impractical (adj.)

    1823, from assimilated form of in- (1) "not, opposite of" + practical (adj.). Impracticable in the same sense dates from 1670s; unpractical is rare. Related: Impractically.ETD impractical (adj.).2

    impracticality (n.)

    1843; see impractical + -ity.ETD impracticality (n.).2

    impracticable (adj.)

    "incapable of being done, not to be done by available means," 1670s, from assimilated form of in- (1) "not, opposite of" + practicable. Earlier in a sense of "impassable" (1650s). Related: Impracticably; impracticability.ETD impracticable (adj.).2

    imprecate (v.)

    "call down by prayer" (typically of curses or malevolent desires), 1610s, probably a back-formation from imprecation. Related: Imprecated; imprecating; imprecatory (1580s).ETD imprecate (v.).2

    imprecation (n.)

    mid-15c., "a curse, cursing," from Latin imprecationem (nominative imprecatio) "an invoking of evil," noun of action from past participle stem of imprecari "invoke, pray, call down upon," from assimilated form of in- "into, in, within" (from PIE root *en "in") + precari "to pray, ask, beg, request" (from PIE root *prek- "to ask, entreat"). "Current limited sense is characteristic of human nature" [Weekley].ETD imprecation (n.).2

    imprecise (adj.)

    1804, from assimilated form of in- (1) "not, opposite of" + precise. Earlier was unprecise (1756). Related: Imprecisely.ETD imprecise (adj.).2

    imprecision (n.)

    "inexactness," 1771, from assimilated form of in- (1) "not, opposite of" + precision.ETD imprecision (n.).2

    impregnate (v.)

    c. 1600, "to fill with an ingredient, spirit, etc.;" 1640s as "make (a female) pregnant," from Late Latin impraegnatus "pregnant," past participle of impraegnare "to render pregnant," from assimilated form of in- "into, in" (from PIE root *en "in") + praegnare "make pregnant" (see pregnant). Earlier in same sense was impregn (1530s), which OED marks as "now only in poetic use."ETD impregnate (v.).2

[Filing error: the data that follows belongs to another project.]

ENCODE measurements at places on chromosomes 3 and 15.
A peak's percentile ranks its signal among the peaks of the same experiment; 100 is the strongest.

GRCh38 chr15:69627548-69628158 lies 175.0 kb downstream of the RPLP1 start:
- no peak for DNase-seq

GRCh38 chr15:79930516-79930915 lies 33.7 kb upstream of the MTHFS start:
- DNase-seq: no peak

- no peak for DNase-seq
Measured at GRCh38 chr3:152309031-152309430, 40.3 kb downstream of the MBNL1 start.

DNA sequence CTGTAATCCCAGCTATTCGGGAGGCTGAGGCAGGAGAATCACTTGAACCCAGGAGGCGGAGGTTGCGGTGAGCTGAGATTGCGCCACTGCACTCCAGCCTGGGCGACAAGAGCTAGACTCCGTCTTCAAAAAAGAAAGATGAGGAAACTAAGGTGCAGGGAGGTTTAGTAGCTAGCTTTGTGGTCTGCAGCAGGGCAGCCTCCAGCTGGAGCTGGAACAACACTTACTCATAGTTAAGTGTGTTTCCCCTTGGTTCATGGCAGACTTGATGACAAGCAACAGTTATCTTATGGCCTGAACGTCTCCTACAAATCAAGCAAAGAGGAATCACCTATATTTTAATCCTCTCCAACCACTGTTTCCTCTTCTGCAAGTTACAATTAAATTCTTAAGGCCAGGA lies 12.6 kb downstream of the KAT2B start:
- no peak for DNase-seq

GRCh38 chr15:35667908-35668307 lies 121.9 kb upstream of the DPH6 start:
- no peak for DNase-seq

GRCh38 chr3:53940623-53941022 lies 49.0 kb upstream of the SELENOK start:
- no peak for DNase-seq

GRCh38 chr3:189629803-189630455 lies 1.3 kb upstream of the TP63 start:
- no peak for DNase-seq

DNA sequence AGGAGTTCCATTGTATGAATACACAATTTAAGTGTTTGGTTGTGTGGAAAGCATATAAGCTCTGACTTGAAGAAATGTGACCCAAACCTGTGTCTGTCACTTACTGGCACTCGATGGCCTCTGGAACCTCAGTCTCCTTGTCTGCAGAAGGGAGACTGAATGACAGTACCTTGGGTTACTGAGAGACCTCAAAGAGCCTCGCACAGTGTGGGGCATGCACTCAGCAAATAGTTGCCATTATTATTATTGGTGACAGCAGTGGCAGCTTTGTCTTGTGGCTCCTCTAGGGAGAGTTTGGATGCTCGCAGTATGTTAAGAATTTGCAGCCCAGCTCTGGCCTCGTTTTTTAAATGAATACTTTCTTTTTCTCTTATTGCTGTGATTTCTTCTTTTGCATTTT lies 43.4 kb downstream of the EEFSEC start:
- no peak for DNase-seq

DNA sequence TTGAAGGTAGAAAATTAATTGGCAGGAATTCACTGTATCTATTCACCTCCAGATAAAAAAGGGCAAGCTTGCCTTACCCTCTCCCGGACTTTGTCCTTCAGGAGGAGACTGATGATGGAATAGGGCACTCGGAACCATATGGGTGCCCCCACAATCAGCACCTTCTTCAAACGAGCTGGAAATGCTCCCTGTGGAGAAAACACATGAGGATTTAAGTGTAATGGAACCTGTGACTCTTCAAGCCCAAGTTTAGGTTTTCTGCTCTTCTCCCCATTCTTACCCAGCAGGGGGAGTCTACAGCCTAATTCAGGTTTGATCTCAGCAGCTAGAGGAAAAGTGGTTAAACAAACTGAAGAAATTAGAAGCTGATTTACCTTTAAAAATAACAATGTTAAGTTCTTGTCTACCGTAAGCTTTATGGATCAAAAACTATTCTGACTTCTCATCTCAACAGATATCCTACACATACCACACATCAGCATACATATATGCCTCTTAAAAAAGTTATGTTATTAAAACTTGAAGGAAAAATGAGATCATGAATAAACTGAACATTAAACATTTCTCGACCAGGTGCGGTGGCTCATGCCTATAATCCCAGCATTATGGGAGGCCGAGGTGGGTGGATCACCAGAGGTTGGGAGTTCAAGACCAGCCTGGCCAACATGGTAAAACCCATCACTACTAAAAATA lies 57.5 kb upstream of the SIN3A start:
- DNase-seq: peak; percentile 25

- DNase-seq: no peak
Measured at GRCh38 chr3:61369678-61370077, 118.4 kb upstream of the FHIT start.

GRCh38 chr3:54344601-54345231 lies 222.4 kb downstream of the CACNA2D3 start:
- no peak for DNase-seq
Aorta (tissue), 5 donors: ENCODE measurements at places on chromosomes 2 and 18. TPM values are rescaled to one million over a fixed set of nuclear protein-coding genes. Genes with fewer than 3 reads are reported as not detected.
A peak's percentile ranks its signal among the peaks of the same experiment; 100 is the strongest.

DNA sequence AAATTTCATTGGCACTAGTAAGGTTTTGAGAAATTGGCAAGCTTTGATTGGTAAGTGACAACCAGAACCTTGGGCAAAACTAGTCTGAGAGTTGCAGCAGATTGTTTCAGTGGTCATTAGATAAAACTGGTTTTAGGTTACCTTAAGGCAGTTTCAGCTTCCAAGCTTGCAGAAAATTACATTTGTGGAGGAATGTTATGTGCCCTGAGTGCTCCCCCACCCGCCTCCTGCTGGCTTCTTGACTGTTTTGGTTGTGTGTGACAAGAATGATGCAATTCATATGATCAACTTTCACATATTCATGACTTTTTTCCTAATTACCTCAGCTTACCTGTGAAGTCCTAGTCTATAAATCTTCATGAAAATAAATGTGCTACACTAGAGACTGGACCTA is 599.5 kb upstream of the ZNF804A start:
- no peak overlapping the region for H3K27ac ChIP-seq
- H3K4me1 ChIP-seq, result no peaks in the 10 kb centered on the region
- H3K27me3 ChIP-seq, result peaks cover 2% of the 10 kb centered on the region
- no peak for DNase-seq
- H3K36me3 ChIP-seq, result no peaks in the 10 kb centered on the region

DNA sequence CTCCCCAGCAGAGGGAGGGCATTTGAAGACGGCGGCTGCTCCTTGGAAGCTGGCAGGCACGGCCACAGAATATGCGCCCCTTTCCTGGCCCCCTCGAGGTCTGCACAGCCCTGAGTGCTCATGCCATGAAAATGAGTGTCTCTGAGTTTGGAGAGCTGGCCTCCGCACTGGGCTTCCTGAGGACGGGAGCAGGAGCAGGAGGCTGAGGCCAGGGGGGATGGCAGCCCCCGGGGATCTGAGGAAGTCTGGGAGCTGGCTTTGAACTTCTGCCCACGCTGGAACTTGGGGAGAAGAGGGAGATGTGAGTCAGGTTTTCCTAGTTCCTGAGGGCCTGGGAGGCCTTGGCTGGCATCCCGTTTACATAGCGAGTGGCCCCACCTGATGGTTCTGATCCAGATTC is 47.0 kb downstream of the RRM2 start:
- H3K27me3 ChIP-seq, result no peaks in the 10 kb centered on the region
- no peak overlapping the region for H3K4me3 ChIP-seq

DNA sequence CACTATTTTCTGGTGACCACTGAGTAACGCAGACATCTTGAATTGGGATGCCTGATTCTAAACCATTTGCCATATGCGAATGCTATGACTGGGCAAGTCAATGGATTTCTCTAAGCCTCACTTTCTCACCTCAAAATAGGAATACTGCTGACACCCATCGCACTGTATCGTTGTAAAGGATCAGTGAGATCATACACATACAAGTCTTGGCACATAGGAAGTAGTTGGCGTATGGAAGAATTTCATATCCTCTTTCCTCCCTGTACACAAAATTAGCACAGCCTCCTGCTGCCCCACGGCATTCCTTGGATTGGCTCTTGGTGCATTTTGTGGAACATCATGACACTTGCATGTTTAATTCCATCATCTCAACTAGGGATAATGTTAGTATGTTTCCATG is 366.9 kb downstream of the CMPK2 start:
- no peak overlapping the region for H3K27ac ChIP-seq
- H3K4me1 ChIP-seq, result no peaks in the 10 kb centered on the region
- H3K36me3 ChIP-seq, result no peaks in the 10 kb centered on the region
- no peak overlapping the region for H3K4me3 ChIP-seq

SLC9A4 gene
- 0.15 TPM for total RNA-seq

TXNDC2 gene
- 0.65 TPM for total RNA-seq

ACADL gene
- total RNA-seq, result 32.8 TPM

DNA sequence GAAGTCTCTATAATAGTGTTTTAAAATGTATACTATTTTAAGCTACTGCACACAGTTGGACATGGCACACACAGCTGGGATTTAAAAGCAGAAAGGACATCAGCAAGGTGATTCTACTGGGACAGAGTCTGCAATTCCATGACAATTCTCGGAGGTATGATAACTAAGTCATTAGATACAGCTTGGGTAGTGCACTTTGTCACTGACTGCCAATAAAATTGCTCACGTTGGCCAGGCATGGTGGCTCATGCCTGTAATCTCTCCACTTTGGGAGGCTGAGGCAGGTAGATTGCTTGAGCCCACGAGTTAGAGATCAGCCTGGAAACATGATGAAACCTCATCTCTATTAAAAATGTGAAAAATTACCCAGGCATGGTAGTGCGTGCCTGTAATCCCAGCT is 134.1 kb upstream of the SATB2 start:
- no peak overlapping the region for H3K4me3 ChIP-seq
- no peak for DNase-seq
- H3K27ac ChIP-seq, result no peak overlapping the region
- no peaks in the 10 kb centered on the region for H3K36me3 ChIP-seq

impregnation (n.)

    late 14c., "making or becoming pregnant," from Old French impregnacion or directly from Late Latin impregnationem (nominative impregnatio), noun of action from past participle stem of impraegnare "to impregnate" (see impregnate).ETD impregnation (n.).2

    impregnable (adj.)

    early 15c., imprenable "impossible to capture," from Old French imprenable "invulnerable," from assimilated form of in- "not, opposite of" (see in- (1)) + Old French prenable "assailable, vulnerable" (see pregnable). With restored -g- from 16c. Related: Impregnably.ETD impregnable (adj.).2

    impregnability (n.)

    1755, from impregnable + -ity.ETD impregnability (n.).2

    impresario (n.)

    "one who organizes public entertainments," 1746, from Italian impresario "operatic manager," literally "undertaker (of a business)," from impresa "undertaking, enterprise, attempt," fem. of impreso, past participle of imprendere "undertake," from Vulgar Latin *imprendere, from assimilated form of Latin in- "into, in, on, onto" (from PIE root *en "in") + Latin prehendere "to grasp" (from prae- "before;" see pre-, + -hendere, from PIE root *ghend- "to seize, take").ETD impresario (n.).2

    imprescriptible (adj.)

    "inalienable, not subject to law or convention," 1560s, from French imprescriptible (16c.) or a native formation from assimilated form of in- (1) "not, opposite of" + Latin praescriptus, past participle of praescribere "to write beforehand, determine in advance, ordain, dictate" (see prescribe). Usually with right (n.). Related: Imperscriptibility. Alternative imprescribable is attested from 1887.ETD imprescriptible (adj.).2

    impressment (n.)

    1796, "act of impressing into public service or use," from impress (v.2) + -ment.ETD impressment (n.).2

    impressible (adj.)

    "capable of receiving impression," 1620s, from impress (v.1) + -able. Related: Impressibly; impressibility.ETD impressible (adj.).2

    impressive (adj.)

    1590s, "capable of being easily impressed" (a sense now rare or obsolete), from impress (v.1) + -ive. Meaning "capable of making an impression on the mind or senses, tending to excite attention and feeling" is from 1775. Related: Impressively; impressiveness.ETD impressive (adj.).2

    impressable (adj.)

    "liable to be impressed into public service," 1865, from impress (v.2) + -able. Earlier it was used in the sense "capable of receiving impression" and "impressionable." Related: Impressability.ETD impressable (adj.).2